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Schools and Learning: Do They Go Together Anymore?
An AP Language and Composition writing unit.
Unit Description: This unit introduces students to two of the required AP Language and Composition essays: the open/argumentative essay and the synthesis essay. Students tackle both of these essays over the course of the unit. I use this unit in the beginning of the year to review basic essay writing skills. This ensures that all of my AP students have an understanding of a 5-6 paragraph essay.
The first part of this unit requires students to think about whether or not our current education schools develop the “minds and spirits” of students. The second half of the unit requires students to reflect on the conditions necessary for true, deep learning to take place. Students have a lot to say about this topic, so it’s easy for them to get involved in discussions and come up with evidence for their arguments!
This is a straightforward unit that covers the basics of essay writing through lecture, note-taking, and modeling.
Students also participate in discussions, read, and engage in small-group activities in order to gather evidence for their essays.
• Part I of unit: Do schools today develop the minds and spirits of students?
• Part II of unit: What factors lead to true, deep learning? (As opposed to superficial knowledge or nothing at all.) In other words, what conditions are necessary to foster in-depth learning?
• Review the basics of a persuasive/open essay
• Have students write a persuasive/open essay
• Students will write and revise an introductory paragraph
• Students will write and revise a body paragraph
• Students will write and revise a rebuttal paragraph
• Students will write and revise a conclusion paragraph
• Students will learn the basics of a synthesis essay
• Students will attempt their first synthesis essay
• Students will repeat the paragraph writing skills they learned for the open essay, but they will use evidence from the texts to support their ideas.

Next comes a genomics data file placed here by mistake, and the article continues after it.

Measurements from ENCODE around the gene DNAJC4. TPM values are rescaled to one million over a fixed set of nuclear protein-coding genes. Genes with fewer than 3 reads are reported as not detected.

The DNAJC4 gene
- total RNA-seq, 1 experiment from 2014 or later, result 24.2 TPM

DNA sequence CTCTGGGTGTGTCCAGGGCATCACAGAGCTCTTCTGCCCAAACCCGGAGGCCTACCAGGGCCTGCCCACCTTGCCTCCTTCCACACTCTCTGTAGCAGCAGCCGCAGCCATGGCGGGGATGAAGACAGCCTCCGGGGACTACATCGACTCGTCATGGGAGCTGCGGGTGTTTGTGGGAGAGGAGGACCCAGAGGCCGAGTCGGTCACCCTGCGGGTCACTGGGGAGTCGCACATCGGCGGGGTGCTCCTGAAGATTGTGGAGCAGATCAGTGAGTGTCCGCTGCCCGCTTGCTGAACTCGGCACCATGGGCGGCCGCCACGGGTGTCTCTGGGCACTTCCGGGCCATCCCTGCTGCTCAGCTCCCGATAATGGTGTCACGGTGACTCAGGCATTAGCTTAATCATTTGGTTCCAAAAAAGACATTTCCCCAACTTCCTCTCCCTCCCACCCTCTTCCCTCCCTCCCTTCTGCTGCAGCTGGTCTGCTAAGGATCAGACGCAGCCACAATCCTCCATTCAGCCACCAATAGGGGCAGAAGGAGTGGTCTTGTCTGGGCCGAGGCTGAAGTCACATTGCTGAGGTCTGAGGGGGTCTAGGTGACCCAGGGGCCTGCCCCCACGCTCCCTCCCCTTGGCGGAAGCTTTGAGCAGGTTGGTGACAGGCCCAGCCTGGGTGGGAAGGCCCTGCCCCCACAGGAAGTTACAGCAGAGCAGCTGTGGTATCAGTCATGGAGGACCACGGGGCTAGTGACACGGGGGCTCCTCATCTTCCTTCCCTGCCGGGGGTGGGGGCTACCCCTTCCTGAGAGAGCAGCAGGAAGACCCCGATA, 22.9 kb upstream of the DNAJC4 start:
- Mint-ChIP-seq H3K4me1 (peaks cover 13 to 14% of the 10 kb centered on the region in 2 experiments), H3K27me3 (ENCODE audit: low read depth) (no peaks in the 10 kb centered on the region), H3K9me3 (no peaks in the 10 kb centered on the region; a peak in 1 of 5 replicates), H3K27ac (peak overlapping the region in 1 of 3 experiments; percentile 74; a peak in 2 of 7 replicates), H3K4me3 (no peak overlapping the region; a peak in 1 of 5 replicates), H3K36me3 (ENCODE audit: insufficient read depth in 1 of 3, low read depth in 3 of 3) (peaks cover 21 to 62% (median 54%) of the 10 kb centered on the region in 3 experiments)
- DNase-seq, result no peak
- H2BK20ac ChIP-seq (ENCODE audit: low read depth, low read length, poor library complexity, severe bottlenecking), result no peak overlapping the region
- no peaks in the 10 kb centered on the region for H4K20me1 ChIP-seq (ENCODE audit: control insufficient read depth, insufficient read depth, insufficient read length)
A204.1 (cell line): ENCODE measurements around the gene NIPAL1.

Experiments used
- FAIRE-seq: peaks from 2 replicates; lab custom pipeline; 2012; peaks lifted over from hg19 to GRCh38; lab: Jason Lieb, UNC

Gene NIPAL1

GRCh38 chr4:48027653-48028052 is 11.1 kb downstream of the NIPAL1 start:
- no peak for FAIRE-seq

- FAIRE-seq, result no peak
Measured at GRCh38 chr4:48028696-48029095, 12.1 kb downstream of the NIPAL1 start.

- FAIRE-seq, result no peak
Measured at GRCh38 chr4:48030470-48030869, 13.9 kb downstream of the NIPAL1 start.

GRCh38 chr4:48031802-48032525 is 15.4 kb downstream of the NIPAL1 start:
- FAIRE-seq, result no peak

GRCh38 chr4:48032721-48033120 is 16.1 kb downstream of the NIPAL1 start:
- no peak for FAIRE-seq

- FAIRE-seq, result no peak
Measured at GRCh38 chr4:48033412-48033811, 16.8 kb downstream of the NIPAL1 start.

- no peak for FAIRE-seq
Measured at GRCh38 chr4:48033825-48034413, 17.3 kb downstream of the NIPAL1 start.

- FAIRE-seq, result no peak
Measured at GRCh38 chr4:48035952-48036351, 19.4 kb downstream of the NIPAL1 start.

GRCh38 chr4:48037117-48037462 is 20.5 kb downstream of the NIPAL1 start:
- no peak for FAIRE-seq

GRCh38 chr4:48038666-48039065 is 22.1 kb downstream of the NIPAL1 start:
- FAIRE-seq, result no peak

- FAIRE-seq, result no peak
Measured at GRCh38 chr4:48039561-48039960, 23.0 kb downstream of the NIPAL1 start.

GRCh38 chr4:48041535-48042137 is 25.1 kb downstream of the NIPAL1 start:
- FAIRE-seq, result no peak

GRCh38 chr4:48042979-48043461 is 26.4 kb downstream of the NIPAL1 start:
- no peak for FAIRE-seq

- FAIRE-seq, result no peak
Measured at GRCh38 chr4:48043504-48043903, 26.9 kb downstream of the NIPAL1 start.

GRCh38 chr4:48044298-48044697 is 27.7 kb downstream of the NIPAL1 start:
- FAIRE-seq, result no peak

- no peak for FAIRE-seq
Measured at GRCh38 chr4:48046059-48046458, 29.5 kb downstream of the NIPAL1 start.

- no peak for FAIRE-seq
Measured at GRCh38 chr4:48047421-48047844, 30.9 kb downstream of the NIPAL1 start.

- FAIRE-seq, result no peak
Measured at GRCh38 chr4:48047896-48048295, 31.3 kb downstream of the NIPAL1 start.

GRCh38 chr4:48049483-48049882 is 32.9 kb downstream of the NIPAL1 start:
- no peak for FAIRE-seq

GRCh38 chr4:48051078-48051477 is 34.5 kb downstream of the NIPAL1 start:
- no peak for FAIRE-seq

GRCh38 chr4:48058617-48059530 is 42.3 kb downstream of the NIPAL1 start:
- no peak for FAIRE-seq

This unit includes:
• Clear objectives
• Essential questions
• 6 PowerPoints:
• Structure of a Basic Persuasive Essay & Introduction to the Open Essay
• Structure of a Basic Introductory Paragraph
• How to Write a Body Paragraph
• How to Write a Rebuttal
• How to Write a Conclusion Paragraph
• Introduction to the Synthesis Essay
• 5 Note-taking guides for each PowerPoint (No notes for “Introduction to the Synthesis Essay”)
• Step-by-step lesson plans
• Vocabulary list
• Small vocabulary activities
• Practice vocabulary quiz
• Vocabulary quiz
• Vocabulary answer keys
• Built-in checks for understanding
• 2 Journal prompts
• 2 discussions
• Assessments (two papers: open essay & synthesis essay)
• Rubric for essays
Texts (not included):
• William Deresiewicz: Introduction and Chapter 1 from Excellent Sheep: The Miseducation of the American Elite & The Way to a Meaningful Life” (Available in most public libraries.)
• David Sedaris “Me Talk Pretty One Day” (Part 2, Chapter 2 of the novel Me Talk Pretty One Day; chapter easily found online or in a book like 50 Essays)
• Malcolm X: “Learning to Read” (excerpt from The Autobiography of Malcolm X; easily found online or in a book like 50 Essays)
• Frederick Douglass: “Learning to Read and Write” (excerpt from Narrative of the Life of Frederick Douglass; easily found online or in a book like 50 Essays)
• Access to YouTube to watch the student documentary “Losing Ourselves” by Rachel B. Wolfe (easily found with Google search)
• Optional: Everything’s An Argument by Lunsford & Ruszkiewicz (5th Ed.)
• Open/Argumentative paper
• Synthesis paper
• Class discussions
• ~13 forty-five minute class periods
• ~3 to 3.5 weeks (depending on your pace)